Source: Broncos apologized to 49ers

Before the Denver Broncos' videotaping incident became public Saturday, owner Pat Bowlen had personally called San Francisco 49ers owner John York to apologize for his team's actions, according to a source familiar with the situation.

And it didn't stop there, according to the source.

Each of the top layers of the Broncos organization called his matching 49ers colleague to apologize.

Broncos COO Joe Ellis personally phoned 49ers team president Jed York to express his apologies. Broncos coach Josh McDaniels called 49ers coach Mike Singletary to express the same sentiment.

The initial call Friday went from Ellis to York, with NFL executive VP Jeff Pash also on the line, listening in.

The two men spoke for close to 15 minutes, spelling out the situation. It marked the first time the 49ers became aware of the incident.

After they had heard about it, the 49ers were not concerned. For one thing, they won the game. For another, their offense is not highly sophisticated to where videotapes of a practice could help another team all that much.

San Francisco was satisfied with Denver's apologies, the league's explanation and it believes the case is closed as well.

The NFL fined the Broncos and McDaniels $50,000 each because the team's video operations director filmed a 49ers practice in London last month, breaking league rules.

An NFL investigation determined Steve Scarnecchia took a six-minute video of a walkthrough session Oct. 30 and presented it that day to McDaniels. The coach declined to view it. Still, the NFL fined both the coach and team because the matter was not promptly reported, as required by the league.

After the Broncos lost 33-26 on Sunday, McDaniels declined to respond during his postgame news conference to a report by Fox Sports that he told staff members in a meeting Friday that the Broncos' scandal wasn't on the same magnitude as the systemic illicit videotaping that happened in New England.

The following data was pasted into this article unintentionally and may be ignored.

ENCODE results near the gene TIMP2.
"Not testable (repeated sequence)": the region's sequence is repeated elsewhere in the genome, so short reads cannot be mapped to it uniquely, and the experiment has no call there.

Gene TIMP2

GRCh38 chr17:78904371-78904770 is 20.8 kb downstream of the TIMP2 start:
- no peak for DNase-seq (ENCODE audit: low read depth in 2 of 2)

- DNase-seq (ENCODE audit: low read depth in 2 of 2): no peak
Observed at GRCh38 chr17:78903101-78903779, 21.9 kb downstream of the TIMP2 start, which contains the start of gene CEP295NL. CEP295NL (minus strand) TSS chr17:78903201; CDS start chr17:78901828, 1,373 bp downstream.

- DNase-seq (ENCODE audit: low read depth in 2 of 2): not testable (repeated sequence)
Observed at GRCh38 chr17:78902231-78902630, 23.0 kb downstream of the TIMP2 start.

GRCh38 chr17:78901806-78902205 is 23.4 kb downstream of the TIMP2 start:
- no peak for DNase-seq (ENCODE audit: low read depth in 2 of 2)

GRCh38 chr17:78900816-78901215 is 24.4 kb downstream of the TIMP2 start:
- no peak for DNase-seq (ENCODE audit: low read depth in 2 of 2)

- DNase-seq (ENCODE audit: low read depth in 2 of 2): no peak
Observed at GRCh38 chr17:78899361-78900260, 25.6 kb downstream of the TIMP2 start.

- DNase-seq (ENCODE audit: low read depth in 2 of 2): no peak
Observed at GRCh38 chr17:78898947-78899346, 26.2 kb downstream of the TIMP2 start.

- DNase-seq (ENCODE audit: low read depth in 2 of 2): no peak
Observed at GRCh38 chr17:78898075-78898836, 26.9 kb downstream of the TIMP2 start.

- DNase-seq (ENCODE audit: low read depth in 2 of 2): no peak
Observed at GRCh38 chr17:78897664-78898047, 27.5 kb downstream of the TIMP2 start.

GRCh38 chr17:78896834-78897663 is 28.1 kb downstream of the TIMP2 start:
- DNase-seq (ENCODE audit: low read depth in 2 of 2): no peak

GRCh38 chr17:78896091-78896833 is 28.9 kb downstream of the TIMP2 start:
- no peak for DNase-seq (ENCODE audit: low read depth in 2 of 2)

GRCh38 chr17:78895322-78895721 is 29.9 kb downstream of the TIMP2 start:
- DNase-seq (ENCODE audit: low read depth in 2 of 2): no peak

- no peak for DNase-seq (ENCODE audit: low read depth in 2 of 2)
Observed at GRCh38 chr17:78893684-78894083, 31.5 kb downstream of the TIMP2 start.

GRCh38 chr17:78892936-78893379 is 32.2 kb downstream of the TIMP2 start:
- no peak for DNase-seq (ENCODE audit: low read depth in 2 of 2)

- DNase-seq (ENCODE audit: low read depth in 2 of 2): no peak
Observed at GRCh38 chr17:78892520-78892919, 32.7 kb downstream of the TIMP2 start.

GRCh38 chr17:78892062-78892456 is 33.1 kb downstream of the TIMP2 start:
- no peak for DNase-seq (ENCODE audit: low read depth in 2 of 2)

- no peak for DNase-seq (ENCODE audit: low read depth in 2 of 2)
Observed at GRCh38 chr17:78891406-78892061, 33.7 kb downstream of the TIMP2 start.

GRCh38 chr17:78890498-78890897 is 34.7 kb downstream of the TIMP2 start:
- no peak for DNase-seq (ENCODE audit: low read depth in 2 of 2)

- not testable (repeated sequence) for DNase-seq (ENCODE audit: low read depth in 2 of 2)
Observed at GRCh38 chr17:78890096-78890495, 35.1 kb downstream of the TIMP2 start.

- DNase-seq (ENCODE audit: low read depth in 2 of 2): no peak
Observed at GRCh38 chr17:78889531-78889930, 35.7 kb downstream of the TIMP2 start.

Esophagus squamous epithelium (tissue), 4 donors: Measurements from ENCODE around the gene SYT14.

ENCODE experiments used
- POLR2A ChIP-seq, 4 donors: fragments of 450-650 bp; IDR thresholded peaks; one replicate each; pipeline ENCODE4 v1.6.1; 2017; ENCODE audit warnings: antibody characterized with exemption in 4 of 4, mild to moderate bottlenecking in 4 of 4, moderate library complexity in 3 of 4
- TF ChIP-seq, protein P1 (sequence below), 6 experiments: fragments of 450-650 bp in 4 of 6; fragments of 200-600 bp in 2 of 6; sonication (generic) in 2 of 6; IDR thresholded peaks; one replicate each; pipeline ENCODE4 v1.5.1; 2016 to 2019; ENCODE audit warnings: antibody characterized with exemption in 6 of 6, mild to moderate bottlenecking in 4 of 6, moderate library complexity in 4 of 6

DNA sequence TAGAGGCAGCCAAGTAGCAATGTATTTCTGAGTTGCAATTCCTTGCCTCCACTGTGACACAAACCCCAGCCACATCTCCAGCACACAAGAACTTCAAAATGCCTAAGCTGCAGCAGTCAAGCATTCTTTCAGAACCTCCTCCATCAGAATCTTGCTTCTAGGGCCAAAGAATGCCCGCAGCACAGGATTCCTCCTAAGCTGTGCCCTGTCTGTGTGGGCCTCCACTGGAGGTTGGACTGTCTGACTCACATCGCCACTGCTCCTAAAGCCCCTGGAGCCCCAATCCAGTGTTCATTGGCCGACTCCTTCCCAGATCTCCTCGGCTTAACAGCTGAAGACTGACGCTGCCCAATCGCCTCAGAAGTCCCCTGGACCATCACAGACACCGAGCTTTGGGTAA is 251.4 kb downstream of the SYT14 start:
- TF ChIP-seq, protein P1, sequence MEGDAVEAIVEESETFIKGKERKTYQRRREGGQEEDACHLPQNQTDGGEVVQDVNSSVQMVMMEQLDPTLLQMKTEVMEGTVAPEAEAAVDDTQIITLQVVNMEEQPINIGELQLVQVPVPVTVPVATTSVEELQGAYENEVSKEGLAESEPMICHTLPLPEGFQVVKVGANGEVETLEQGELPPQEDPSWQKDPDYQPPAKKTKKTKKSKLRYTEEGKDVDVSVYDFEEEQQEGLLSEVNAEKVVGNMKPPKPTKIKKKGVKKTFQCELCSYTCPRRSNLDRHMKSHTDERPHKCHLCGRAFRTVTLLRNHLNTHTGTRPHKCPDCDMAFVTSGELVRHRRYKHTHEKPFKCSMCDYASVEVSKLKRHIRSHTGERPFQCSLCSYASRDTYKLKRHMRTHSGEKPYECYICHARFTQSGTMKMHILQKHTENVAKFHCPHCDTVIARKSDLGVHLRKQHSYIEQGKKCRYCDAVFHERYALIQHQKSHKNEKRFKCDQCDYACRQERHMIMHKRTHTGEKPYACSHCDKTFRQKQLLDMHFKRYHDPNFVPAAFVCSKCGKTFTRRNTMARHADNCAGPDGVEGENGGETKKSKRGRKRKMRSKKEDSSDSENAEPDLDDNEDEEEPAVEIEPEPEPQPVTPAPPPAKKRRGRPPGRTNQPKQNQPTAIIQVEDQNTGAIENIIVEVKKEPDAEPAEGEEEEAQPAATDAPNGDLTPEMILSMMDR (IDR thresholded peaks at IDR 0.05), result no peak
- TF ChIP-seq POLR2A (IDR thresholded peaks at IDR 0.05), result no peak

"I'm not going to talk about any reports or anything like that," McDaniels said, cutting off the question. "We addressed that all yesterday. I'm done with that. I'm done talking about that. OK? Thanks."

However, McDaniels did address the issue with NBC, which reported him as saying: "I didn't try to minimize what we did at all. What we did was very serious and I feel bad it's being represented that I have any inside knowledge of the New England situation because I really don't."

NFL commissioner Roger Goodell wants to meet in the next several days with Scarnecchia, who faces banishment from the league. The NFL says he's a repeat offender after being part of the Patriots' staff that was found to have broken rules by filming opposing coaches' signals in the last decade.

McDaniels said he saw no red flags Scarnecchia's resume and intimated he knew nothing of his previous rules infraction in the Patriots' videotaping scandal.

"There are a lot of things that I have no knowledge of, relative to that situation," McDaniels said Saturday. "I think that is a league issue and certainly there were a lot of things that none of us were privy to regarding that. And this situation is in no way reflective of that."

Broncos chief operating officer Joe Ellis, who speaks for team owner Pat Bowlen, said that when Scarnecchia was hired in the spring of 2009, "we were aware of some allegations, not the specifics," of his involvement in the original Spygate scandal.

"I would say this: He knew full well what was expected from him in terms of the types of behavior we would expect out of him, what Josh stood for, what Mr. Bowlen stood for, what the Denver Broncos stood for, how we conducted ourselves," Ellis said. "It's disappointing that he chose the wrong path when he was in London. But he was fully aware of the standards here."

Pash defended the Broncos' hiring of Scarnecchia.

"It's not the worst thing that someone does, to give another person a second chance," Pash said. "And it's unfortunate to do that and be proved wrong."

Adam Schefter is ESPN's NFL Insider. Information from The Associated Press was used in this report.